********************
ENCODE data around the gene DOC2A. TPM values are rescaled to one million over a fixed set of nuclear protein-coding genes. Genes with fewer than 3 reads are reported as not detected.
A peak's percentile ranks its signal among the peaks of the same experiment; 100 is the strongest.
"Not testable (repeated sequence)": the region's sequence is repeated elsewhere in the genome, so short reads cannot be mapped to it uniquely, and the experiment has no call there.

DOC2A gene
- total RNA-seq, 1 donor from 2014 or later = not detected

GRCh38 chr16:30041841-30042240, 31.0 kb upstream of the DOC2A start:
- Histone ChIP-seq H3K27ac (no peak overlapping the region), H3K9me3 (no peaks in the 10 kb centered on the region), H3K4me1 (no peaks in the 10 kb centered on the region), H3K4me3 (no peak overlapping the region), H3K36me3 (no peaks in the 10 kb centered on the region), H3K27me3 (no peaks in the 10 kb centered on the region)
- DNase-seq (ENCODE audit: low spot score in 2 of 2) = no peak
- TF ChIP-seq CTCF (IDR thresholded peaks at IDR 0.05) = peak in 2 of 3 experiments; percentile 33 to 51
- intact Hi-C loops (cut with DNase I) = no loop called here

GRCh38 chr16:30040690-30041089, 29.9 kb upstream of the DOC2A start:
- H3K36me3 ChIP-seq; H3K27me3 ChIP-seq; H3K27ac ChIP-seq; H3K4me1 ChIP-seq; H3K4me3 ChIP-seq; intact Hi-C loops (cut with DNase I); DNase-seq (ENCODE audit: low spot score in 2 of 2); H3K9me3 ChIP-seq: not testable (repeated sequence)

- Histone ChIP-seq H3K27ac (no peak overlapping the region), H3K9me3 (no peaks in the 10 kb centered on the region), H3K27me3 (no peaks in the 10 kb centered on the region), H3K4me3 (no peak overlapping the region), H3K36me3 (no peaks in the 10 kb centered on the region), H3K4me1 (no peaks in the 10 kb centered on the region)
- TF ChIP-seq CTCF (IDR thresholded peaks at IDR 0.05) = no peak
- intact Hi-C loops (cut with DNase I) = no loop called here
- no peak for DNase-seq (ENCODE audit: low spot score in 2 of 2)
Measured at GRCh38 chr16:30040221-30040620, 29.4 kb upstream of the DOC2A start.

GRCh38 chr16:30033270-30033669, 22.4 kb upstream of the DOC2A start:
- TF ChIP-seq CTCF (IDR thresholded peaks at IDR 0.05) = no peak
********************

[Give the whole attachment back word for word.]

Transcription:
ENCODE data around the gene DOC2A. TPM values are rescaled to one million over a fixed set of nuclear protein-coding genes. Genes with fewer than 3 reads are reported as not detected.
A peak's percentile ranks its signal among the peaks of the same experiment; 100 is the strongest.
"Not testable (repeated sequence)": the region's sequence is repeated elsewhere in the genome, so short reads cannot be mapped to it uniquely, and the experiment has no call there.

DOC2A gene
- total RNA-seq, 1 donor from 2014 or later = not detected

GRCh38 chr16:30041841-30042240, 31.0 kb upstream of the DOC2A start:
- Histone ChIP-seq H3K27ac (no peak overlapping the region), H3K9me3 (no peaks in the 10 kb centered on the region), H3K4me1 (no peaks in the 10 kb centered on the region), H3K4me3 (no peak overlapping the region), H3K36me3 (no peaks in the 10 kb centered on the region), H3K27me3 (no peaks in the 10 kb centered on the region)
- DNase-seq (ENCODE audit: low spot score in 2 of 2) = no peak
- TF ChIP-seq CTCF (IDR thresholded peaks at IDR 0.05) = peak in 2 of 3 experiments; percentile 33 to 51
- intact Hi-C loops (cut with DNase I) = no loop called here

GRCh38 chr16:30040690-30041089, 29.9 kb upstream of the DOC2A start:
- H3K36me3 ChIP-seq; H3K27me3 ChIP-seq; H3K27ac ChIP-seq; H3K4me1 ChIP-seq; H3K4me3 ChIP-seq; intact Hi-C loops (cut with DNase I); DNase-seq (ENCODE audit: low spot score in 2 of 2); H3K9me3 ChIP-seq: not testable (repeated sequence)

- Histone ChIP-seq H3K27ac (no peak overlapping the region), H3K9me3 (no peaks in the 10 kb centered on the region), H3K27me3 (no peaks in the 10 kb centered on the region), H3K4me3 (no peak overlapping the region), H3K36me3 (no peaks in the 10 kb centered on the region), H3K4me1 (no peaks in the 10 kb centered on the region)
- TF ChIP-seq CTCF (IDR thresholded peaks at IDR 0.05) = no peak
- intact Hi-C loops (cut with DNase I) = no loop called here
- no peak for DNase-seq (ENCODE audit: low spot score in 2 of 2)
Measured at GRCh38 chr16:30040221-30040620, 29.4 kb upstream of the DOC2A start.

GRCh38 chr16:30033270-30033669, 22.4 kb upstream of the DOC2A start:
- TF ChIP-seq CTCF (IDR thresholded peaks at IDR 0.05) = no peak